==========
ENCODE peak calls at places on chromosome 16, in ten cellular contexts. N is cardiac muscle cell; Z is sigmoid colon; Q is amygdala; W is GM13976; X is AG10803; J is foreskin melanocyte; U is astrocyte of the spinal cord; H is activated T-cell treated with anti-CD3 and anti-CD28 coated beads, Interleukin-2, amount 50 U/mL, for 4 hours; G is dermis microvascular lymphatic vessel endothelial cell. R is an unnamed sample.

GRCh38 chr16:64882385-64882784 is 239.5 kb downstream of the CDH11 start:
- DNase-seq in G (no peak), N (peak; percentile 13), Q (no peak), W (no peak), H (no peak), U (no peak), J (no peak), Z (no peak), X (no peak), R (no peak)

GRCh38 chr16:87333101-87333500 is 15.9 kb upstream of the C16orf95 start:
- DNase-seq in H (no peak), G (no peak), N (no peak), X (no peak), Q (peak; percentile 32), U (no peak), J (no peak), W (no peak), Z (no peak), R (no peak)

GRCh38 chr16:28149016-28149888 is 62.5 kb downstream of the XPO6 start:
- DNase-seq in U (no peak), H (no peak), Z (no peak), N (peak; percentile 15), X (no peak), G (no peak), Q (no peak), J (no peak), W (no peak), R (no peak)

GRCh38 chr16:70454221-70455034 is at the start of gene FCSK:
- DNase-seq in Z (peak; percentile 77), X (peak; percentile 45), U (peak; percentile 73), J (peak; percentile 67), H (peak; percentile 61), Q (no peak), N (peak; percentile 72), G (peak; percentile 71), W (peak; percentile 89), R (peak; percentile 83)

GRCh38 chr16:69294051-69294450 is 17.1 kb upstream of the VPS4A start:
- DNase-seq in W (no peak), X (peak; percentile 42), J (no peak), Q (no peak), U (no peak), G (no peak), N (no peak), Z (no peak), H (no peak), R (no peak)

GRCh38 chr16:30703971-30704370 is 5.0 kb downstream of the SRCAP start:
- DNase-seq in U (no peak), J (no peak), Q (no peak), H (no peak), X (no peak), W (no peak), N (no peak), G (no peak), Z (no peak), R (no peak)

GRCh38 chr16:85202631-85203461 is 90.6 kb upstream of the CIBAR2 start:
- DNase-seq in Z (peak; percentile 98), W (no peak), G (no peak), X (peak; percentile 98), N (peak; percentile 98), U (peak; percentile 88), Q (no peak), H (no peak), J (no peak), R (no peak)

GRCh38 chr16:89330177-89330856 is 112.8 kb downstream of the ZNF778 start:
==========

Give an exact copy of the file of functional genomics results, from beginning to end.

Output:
ENCODE peak calls at places on chromosome 16, in ten cellular contexts. N is cardiac muscle cell; Z is sigmoid colon; Q is amygdala; W is GM13976; X is AG10803; J is foreskin melanocyte; U is astrocyte of the spinal cord; H is activated T-cell treated with anti-CD3 and anti-CD28 coated beads, Interleukin-2, amount 50 U/mL, for 4 hours; G is dermis microvascular lymphatic vessel endothelial cell. R is an unnamed sample.

GRCh38 chr16:64882385-64882784 is 239.5 kb downstream of the CDH11 start:
- DNase-seq in G (no peak), N (peak; percentile 13), Q (no peak), W (no peak), H (no peak), U (no peak), J (no peak), Z (no peak), X (no peak), R (no peak)

GRCh38 chr16:87333101-87333500 is 15.9 kb upstream of the C16orf95 start:
- DNase-seq in H (no peak), G (no peak), N (no peak), X (no peak), Q (peak; percentile 32), U (no peak), J (no peak), W (no peak), Z (no peak), R (no peak)

GRCh38 chr16:28149016-28149888 is 62.5 kb downstream of the XPO6 start:
- DNase-seq in U (no peak), H (no peak), Z (no peak), N (peak; percentile 15), X (no peak), G (no peak), Q (no peak), J (no peak), W (no peak), R (no peak)

GRCh38 chr16:70454221-70455034 is at the start of gene FCSK:
- DNase-seq in Z (peak; percentile 77), X (peak; percentile 45), U (peak; percentile 73), J (peak; percentile 67), H (peak; percentile 61), Q (no peak), N (peak; percentile 72), G (peak; percentile 71), W (peak; percentile 89), R (peak; percentile 83)

GRCh38 chr16:69294051-69294450 is 17.1 kb upstream of the VPS4A start:
- DNase-seq in W (no peak), X (peak; percentile 42), J (no peak), Q (no peak), U (no peak), G (no peak), N (no peak), Z (no peak), H (no peak), R (no peak)

GRCh38 chr16:30703971-30704370 is 5.0 kb downstream of the SRCAP start:
- DNase-seq in U (no peak), J (no peak), Q (no peak), H (no peak), X (no peak), W (no peak), N (no peak), G (no peak), Z (no peak), R (no peak)

GRCh38 chr16:85202631-85203461 is 90.6 kb upstream of the CIBAR2 start:
- DNase-seq in Z (peak; percentile 98), W (no peak), G (no peak), X (peak; percentile 98), N (peak; percentile 98), U (peak; percentile 88), Q (no peak), H (no peak), J (no peak), R (no peak)

GRCh38 chr16:89330177-89330856 is 112.8 kb downstream of the ZNF778 start: